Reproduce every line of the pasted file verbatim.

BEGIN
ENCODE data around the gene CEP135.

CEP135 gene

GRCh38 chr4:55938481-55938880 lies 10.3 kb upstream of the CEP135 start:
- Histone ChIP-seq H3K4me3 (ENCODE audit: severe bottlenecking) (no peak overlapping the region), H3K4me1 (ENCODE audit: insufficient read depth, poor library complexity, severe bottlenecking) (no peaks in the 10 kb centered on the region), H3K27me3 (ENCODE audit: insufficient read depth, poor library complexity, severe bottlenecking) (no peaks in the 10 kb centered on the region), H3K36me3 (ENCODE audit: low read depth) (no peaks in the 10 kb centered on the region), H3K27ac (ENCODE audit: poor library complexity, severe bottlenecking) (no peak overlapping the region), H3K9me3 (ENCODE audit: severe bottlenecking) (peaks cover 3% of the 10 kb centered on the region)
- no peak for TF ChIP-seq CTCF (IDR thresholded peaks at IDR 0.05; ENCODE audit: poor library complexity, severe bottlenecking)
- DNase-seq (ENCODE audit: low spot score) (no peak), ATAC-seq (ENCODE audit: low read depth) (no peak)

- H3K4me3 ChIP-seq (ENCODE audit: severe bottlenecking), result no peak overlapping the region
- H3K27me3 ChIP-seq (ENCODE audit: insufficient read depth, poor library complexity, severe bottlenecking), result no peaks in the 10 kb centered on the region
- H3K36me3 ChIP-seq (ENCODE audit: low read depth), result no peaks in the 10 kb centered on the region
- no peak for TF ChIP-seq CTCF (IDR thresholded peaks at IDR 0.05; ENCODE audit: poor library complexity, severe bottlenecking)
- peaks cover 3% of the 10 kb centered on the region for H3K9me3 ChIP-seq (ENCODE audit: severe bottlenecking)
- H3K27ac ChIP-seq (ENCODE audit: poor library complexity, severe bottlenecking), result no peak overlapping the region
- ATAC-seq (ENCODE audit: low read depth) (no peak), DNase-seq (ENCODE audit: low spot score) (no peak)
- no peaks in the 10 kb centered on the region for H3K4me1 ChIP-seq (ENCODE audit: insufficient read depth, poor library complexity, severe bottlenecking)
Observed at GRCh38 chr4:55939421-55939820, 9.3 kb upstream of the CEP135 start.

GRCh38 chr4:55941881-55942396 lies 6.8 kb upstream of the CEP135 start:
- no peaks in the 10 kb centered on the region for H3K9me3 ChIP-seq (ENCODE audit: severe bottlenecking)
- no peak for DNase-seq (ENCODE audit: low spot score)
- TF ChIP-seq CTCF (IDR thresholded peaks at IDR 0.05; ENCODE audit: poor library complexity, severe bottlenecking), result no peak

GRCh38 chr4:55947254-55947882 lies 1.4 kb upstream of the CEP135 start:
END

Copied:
ENCODE data around the gene CEP135.

CEP135 gene

GRCh38 chr4:55938481-55938880 lies 10.3 kb upstream of the CEP135 start:
- Histone ChIP-seq H3K4me3 (ENCODE audit: severe bottlenecking) (no peak overlapping the region), H3K4me1 (ENCODE audit: insufficient read depth, poor library complexity, severe bottlenecking) (no peaks in the 10 kb centered on the region), H3K27me3 (ENCODE audit: insufficient read depth, poor library complexity, severe bottlenecking) (no peaks in the 10 kb centered on the region), H3K36me3 (ENCODE audit: low read depth) (no peaks in the 10 kb centered on the region), H3K27ac (ENCODE audit: poor library complexity, severe bottlenecking) (no peak overlapping the region), H3K9me3 (ENCODE audit: severe bottlenecking) (peaks cover 3% of the 10 kb centered on the region)
- no peak for TF ChIP-seq CTCF (IDR thresholded peaks at IDR 0.05; ENCODE audit: poor library complexity, severe bottlenecking)
- DNase-seq (ENCODE audit: low spot score) (no peak), ATAC-seq (ENCODE audit: low read depth) (no peak)

- H3K4me3 ChIP-seq (ENCODE audit: severe bottlenecking), result no peak overlapping the region
- H3K27me3 ChIP-seq (ENCODE audit: insufficient read depth, poor library complexity, severe bottlenecking), result no peaks in the 10 kb centered on the region
- H3K36me3 ChIP-seq (ENCODE audit: low read depth), result no peaks in the 10 kb centered on the region
- no peak for TF ChIP-seq CTCF (IDR thresholded peaks at IDR 0.05; ENCODE audit: poor library complexity, severe bottlenecking)
- peaks cover 3% of the 10 kb centered on the region for H3K9me3 ChIP-seq (ENCODE audit: severe bottlenecking)
- H3K27ac ChIP-seq (ENCODE audit: poor library complexity, severe bottlenecking), result no peak overlapping the region
- ATAC-seq (ENCODE audit: low read depth) (no peak), DNase-seq (ENCODE audit: low spot score) (no peak)
- no peaks in the 10 kb centered on the region for H3K4me1 ChIP-seq (ENCODE audit: insufficient read depth, poor library complexity, severe bottlenecking)
Observed at GRCh38 chr4:55939421-55939820, 9.3 kb upstream of the CEP135 start.

GRCh38 chr4:55941881-55942396 lies 6.8 kb upstream of the CEP135 start:
- no peaks in the 10 kb centered on the region for H3K9me3 ChIP-seq (ENCODE audit: severe bottlenecking)
- no peak for DNase-seq (ENCODE audit: low spot score)
- TF ChIP-seq CTCF (IDR thresholded peaks at IDR 0.05; ENCODE audit: poor library complexity, severe bottlenecking), result no peak

GRCh38 chr4:55947254-55947882 lies 1.4 kb upstream of the CEP135 start: